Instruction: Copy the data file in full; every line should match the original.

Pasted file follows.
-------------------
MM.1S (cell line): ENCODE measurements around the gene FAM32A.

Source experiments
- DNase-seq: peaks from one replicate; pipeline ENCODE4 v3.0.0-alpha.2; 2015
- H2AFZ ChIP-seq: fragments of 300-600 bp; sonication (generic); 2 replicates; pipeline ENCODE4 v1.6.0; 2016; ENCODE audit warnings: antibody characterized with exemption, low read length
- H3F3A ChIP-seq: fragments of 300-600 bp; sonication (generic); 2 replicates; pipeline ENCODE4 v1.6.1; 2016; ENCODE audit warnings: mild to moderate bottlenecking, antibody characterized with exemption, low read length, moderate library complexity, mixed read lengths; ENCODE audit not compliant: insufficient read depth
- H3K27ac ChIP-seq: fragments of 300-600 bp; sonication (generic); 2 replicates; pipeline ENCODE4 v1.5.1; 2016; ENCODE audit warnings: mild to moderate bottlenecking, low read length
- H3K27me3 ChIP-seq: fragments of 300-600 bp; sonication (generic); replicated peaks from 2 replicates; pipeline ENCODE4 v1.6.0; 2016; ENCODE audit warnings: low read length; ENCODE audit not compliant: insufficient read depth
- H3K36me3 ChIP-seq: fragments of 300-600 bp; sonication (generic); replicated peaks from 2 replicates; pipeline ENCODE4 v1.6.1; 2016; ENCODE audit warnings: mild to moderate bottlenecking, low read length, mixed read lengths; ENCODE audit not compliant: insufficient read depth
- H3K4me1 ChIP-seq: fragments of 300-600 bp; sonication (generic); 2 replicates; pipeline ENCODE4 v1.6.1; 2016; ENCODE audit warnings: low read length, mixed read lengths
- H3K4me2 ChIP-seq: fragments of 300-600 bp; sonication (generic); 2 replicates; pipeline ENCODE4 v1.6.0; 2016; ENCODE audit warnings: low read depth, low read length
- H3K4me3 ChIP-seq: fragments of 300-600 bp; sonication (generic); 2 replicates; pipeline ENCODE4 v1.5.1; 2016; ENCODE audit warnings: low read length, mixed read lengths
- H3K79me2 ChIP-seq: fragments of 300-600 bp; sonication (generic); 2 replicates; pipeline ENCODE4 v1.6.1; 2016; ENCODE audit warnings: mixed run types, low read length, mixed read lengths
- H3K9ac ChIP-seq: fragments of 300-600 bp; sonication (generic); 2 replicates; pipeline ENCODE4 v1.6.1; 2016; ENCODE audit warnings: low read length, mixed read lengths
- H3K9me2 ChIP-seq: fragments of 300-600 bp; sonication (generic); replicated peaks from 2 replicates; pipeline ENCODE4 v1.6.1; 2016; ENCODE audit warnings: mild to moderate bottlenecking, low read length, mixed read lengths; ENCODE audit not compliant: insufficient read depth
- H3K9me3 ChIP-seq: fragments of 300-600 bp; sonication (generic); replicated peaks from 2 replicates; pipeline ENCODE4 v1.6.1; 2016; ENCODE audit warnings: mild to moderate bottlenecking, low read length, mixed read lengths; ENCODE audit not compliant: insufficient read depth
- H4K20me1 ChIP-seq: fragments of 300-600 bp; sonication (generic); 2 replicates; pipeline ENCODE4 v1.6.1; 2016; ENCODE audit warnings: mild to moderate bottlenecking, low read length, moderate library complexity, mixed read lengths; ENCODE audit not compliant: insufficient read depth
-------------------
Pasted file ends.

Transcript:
MM.1S (cell line): ENCODE measurements around the gene FAM32A.

Source experiments
- DNase-seq: peaks from one replicate; pipeline ENCODE4 v3.0.0-alpha.2; 2015
- H2AFZ ChIP-seq: fragments of 300-600 bp; sonication (generic); 2 replicates; pipeline ENCODE4 v1.6.0; 2016; ENCODE audit warnings: antibody characterized with exemption, low read length
- H3F3A ChIP-seq: fragments of 300-600 bp; sonication (generic); 2 replicates; pipeline ENCODE4 v1.6.1; 2016; ENCODE audit warnings: mild to moderate bottlenecking, antibody characterized with exemption, low read length, moderate library complexity, mixed read lengths; ENCODE audit not compliant: insufficient read depth
- H3K27ac ChIP-seq: fragments of 300-600 bp; sonication (generic); 2 replicates; pipeline ENCODE4 v1.5.1; 2016; ENCODE audit warnings: mild to moderate bottlenecking, low read length
- H3K27me3 ChIP-seq: fragments of 300-600 bp; sonication (generic); replicated peaks from 2 replicates; pipeline ENCODE4 v1.6.0; 2016; ENCODE audit warnings: low read length; ENCODE audit not compliant: insufficient read depth
- H3K36me3 ChIP-seq: fragments of 300-600 bp; sonication (generic); replicated peaks from 2 replicates; pipeline ENCODE4 v1.6.1; 2016; ENCODE audit warnings: mild to moderate bottlenecking, low read length, mixed read lengths; ENCODE audit not compliant: insufficient read depth
- H3K4me1 ChIP-seq: fragments of 300-600 bp; sonication (generic); 2 replicates; pipeline ENCODE4 v1.6.1; 2016; ENCODE audit warnings: low read length, mixed read lengths
- H3K4me2 ChIP-seq: fragments of 300-600 bp; sonication (generic); 2 replicates; pipeline ENCODE4 v1.6.0; 2016; ENCODE audit warnings: low read depth, low read length
- H3K4me3 ChIP-seq: fragments of 300-600 bp; sonication (generic); 2 replicates; pipeline ENCODE4 v1.5.1; 2016; ENCODE audit warnings: low read length, mixed read lengths
- H3K79me2 ChIP-seq: fragments of 300-600 bp; sonication (generic); 2 replicates; pipeline ENCODE4 v1.6.1; 2016; ENCODE audit warnings: mixed run types, low read length, mixed read lengths
- H3K9ac ChIP-seq: fragments of 300-600 bp; sonication (generic); 2 replicates; pipeline ENCODE4 v1.6.1; 2016; ENCODE audit warnings: low read length, mixed read lengths
- H3K9me2 ChIP-seq: fragments of 300-600 bp; sonication (generic); replicated peaks from 2 replicates; pipeline ENCODE4 v1.6.1; 2016; ENCODE audit warnings: mild to moderate bottlenecking, low read length, mixed read lengths; ENCODE audit not compliant: insufficient read depth
- H3K9me3 ChIP-seq: fragments of 300-600 bp; sonication (generic); replicated peaks from 2 replicates; pipeline ENCODE4 v1.6.1; 2016; ENCODE audit warnings: mild to moderate bottlenecking, low read length, mixed read lengths; ENCODE audit not compliant: insufficient read depth
- H4K20me1 ChIP-seq: fragments of 300-600 bp; sonication (generic); 2 replicates; pipeline ENCODE4 v1.6.1; 2016; ENCODE audit warnings: mild to moderate bottlenecking, low read length, moderate library complexity, mixed read lengths; ENCODE audit not compliant: insufficient read depth